Methods A double-blind randomized placebo-controlled trial was performed. Tuberculosis patients were randomly allocated to receive placebo or silymarin. The outcomes of interests were antiTB-DILI and the maximum liver enzymes at week 4. Antioxidative enzymes (i.e., superoxide dismutase (SOD), glutathione and malondialdehyde assays) were assessed. The risks of antiTB-DILI between the two groups were compared. A number need to treat was estimated.
Results A total of 55 out of 70 expected numbers of patients were enrolled. There were 1/27 (3.7 %) and 9/28 (32.1 %) patients who developed antiTB-DILI in the silymarin and the placebo groups. Risk reduction was 0.28 (0.10, 0.47), i.e., receiving silymarin was 28 % at lower risk for antiTB-DILI than placebo. This led to prevention of 28 patients from being antiTB-DILI among 100 treated patients. Median (IQR) of ALT levels at week 4 in the placebo and the silymarin group were 35.0 (15, 415) IU/L and 31.5 (20, 184) IU/L (p = 0.455). The decline of SOD level at week 4 in the silymarin group was less than the placebo group (p < 0.027).
Conclusions Silymarin reduced the incidence of antiTB-DILI. The benefit of silymarin may be explained from superoxide dismutase restoration. Larger clinical trials are required to confirm the result of our small study
Source : BMC Complementary and Alternative Medicine
Link to Full Article
All-Trans Retinoic Acid–Triggered Antimicrobial Activity against Mycobacterium tuberculosis Is Dependent on NPC2
- Matthew Wheelwright*,1,
- Elliot W. Kim*,1,
- Megan S. Inkeles†,
- Avelino De Leon‡,
- Matteo Pellegrini†,
- Stephan R. Krutzik* and
- Philip T. Liu*,‡
- *Division of Dermatology, Department of Medicine, David Geffen School of Medicine, University of California, Los Angeles, Los Angeles, CA 90095;
- †Department of Molecular, Cell, and Developmental Biology, University of California, Los Angeles, Los Angeles, CA 90095; and
- ‡University of California, Los Angeles and Orthopaedic Hospital Department of Orthopaedic Surgery and the Orthopaedic Hospital Research Center, Los Angeles, CA 90095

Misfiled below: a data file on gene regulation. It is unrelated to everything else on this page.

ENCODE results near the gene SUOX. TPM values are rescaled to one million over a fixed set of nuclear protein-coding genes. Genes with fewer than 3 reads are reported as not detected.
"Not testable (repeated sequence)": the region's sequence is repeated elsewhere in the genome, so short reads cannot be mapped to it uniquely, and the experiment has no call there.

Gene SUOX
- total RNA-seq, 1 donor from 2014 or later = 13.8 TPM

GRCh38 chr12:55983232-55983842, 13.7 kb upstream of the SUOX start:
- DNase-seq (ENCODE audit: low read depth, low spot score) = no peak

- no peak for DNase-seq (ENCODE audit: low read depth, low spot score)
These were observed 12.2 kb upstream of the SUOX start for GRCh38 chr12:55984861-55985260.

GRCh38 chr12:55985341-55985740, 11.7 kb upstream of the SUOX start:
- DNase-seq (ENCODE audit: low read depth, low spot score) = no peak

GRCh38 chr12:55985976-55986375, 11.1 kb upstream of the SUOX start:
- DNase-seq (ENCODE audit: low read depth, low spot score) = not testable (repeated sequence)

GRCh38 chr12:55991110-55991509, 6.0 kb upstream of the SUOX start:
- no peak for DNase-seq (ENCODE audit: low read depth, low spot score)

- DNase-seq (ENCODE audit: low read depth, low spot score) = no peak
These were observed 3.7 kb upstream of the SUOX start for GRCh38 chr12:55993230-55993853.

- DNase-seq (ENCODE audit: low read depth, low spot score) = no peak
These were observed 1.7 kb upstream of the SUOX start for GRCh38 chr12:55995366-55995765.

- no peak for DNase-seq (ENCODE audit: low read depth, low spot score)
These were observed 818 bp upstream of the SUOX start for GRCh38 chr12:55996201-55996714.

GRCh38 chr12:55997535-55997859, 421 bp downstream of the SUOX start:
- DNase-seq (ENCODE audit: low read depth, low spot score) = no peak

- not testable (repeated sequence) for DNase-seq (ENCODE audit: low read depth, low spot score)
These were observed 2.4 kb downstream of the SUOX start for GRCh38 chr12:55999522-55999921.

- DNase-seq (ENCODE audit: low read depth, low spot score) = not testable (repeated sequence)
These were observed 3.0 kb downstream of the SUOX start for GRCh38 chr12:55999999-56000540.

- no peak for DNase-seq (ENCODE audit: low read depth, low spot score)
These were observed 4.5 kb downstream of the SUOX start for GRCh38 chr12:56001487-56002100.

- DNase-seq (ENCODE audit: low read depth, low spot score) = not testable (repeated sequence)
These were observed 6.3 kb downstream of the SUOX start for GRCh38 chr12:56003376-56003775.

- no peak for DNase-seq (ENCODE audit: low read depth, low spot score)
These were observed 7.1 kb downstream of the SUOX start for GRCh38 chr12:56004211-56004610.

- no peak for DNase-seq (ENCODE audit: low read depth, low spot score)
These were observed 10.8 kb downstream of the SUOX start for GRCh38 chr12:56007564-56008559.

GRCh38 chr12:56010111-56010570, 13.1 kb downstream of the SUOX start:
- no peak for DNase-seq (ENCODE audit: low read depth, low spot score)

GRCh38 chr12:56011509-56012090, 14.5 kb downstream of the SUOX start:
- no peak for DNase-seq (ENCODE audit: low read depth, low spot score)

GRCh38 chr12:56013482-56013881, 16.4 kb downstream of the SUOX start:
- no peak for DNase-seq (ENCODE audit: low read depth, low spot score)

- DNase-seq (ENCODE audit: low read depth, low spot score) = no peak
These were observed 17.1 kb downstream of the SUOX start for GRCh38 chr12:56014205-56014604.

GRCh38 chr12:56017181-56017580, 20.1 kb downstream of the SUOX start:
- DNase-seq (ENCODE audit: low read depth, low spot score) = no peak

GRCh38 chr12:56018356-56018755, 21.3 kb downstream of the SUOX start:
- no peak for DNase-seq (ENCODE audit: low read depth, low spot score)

A role for vitamin A in host defense against Mycobacterium tuberculosis has been suggested through epidemiological and in vitro studies; however, the mechanism is unclear. In this study, we demonstrate that vitamin A–triggered antimicrobial activity against M. tuberculosis requires expression of NPC2. Comparison of monocytes stimulated with all-trans retinoic acid (ATRA) or 1,25-dihydroxyvitamin D3 (1,25D3), the biologically active forms of vitamin A and vitamin D, respectively, indicates that ATRA and 1,25D3 induce mechanistically distinct antimicrobial activities. Stimulation of primary human monocytes with ATRA did not result in expression of the antimicrobial peptide cathelicidin, which is required for 1,25D3 antimicrobial activity. In contrast, ATRA triggered a reduction in the total cellular cholesterol concentration, whereas 1,25D3 did not. Blocking ATRA-induced cellular cholesterol reduction inhibits antimicrobial activity as well. Bioinformatic analysis of ATRA- and 1,25D3-induced gene profiles suggests that NPC2 is a key gene in ATRA-induced cholesterol regulation. Knockdown experiments demonstrate that ATRA-mediated decrease in total cellular cholesterol content and increase in lysosomal acidification are both dependent upon expression of NPC2. Expression of NPC2 was lower in caseous tuberculosis granulomas and M. tuberculosis–infected monocytes compared with normal lung and uninfected cells, respectively. Loss of NPC2 expression ablated ATRA-induced antimicrobial activity. Taken together, these results suggest that the vitamin A–mediated antimicrobial mechanism against M. tuberculosis requires NPC2-dependent expression and function, indicating a key role for cellular cholesterol regulation in the innate immune response.